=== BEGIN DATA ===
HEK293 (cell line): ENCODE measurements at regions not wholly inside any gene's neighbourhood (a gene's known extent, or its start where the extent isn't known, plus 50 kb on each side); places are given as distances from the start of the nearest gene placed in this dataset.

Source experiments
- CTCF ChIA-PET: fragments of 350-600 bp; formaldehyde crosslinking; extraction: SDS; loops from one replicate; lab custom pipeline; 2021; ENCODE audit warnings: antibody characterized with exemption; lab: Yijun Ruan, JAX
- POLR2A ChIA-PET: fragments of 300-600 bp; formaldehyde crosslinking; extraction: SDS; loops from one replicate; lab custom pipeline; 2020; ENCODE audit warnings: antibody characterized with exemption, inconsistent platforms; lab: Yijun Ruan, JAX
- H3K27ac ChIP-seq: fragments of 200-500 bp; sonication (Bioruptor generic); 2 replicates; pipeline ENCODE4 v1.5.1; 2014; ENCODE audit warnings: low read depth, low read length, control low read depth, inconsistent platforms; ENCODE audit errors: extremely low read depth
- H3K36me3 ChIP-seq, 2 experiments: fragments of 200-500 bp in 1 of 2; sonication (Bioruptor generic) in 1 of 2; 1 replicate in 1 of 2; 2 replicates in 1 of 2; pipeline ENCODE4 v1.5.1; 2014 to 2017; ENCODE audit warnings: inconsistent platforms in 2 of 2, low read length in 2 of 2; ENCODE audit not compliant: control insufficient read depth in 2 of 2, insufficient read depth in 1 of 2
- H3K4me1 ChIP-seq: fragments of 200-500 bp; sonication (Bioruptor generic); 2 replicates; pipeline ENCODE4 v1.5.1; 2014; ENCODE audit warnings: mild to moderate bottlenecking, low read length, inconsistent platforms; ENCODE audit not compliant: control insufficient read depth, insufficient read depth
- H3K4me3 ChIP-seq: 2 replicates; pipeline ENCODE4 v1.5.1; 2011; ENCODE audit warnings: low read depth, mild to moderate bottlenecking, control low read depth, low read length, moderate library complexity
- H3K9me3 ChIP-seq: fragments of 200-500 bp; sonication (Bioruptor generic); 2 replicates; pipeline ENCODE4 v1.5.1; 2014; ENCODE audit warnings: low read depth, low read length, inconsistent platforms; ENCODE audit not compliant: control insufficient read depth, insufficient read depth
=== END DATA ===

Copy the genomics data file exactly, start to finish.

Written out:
HEK293 (cell line): ENCODE measurements at regions not wholly inside any gene's neighbourhood (a gene's known extent, or its start where the extent isn't known, plus 50 kb on each side); places are given as distances from the start of the nearest gene placed in this dataset.

Source experiments
- CTCF ChIA-PET: fragments of 350-600 bp; formaldehyde crosslinking; extraction: SDS; loops from one replicate; lab custom pipeline; 2021; ENCODE audit warnings: antibody characterized with exemption; lab: Yijun Ruan, JAX
- POLR2A ChIA-PET: fragments of 300-600 bp; formaldehyde crosslinking; extraction: SDS; loops from one replicate; lab custom pipeline; 2020; ENCODE audit warnings: antibody characterized with exemption, inconsistent platforms; lab: Yijun Ruan, JAX
- H3K27ac ChIP-seq: fragments of 200-500 bp; sonication (Bioruptor generic); 2 replicates; pipeline ENCODE4 v1.5.1; 2014; ENCODE audit warnings: low read depth, low read length, control low read depth, inconsistent platforms; ENCODE audit errors: extremely low read depth
- H3K36me3 ChIP-seq, 2 experiments: fragments of 200-500 bp in 1 of 2; sonication (Bioruptor generic) in 1 of 2; 1 replicate in 1 of 2; 2 replicates in 1 of 2; pipeline ENCODE4 v1.5.1; 2014 to 2017; ENCODE audit warnings: inconsistent platforms in 2 of 2, low read length in 2 of 2; ENCODE audit not compliant: control insufficient read depth in 2 of 2, insufficient read depth in 1 of 2
- H3K4me1 ChIP-seq: fragments of 200-500 bp; sonication (Bioruptor generic); 2 replicates; pipeline ENCODE4 v1.5.1; 2014; ENCODE audit warnings: mild to moderate bottlenecking, low read length, inconsistent platforms; ENCODE audit not compliant: control insufficient read depth, insufficient read depth
- H3K4me3 ChIP-seq: 2 replicates; pipeline ENCODE4 v1.5.1; 2011; ENCODE audit warnings: low read depth, mild to moderate bottlenecking, control low read depth, low read length, moderate library complexity
- H3K9me3 ChIP-seq: fragments of 200-500 bp; sonication (Bioruptor generic); 2 replicates; pipeline ENCODE4 v1.5.1; 2014; ENCODE audit warnings: low read depth, low read length, inconsistent platforms; ENCODE audit not compliant: control insufficient read depth, insufficient read depth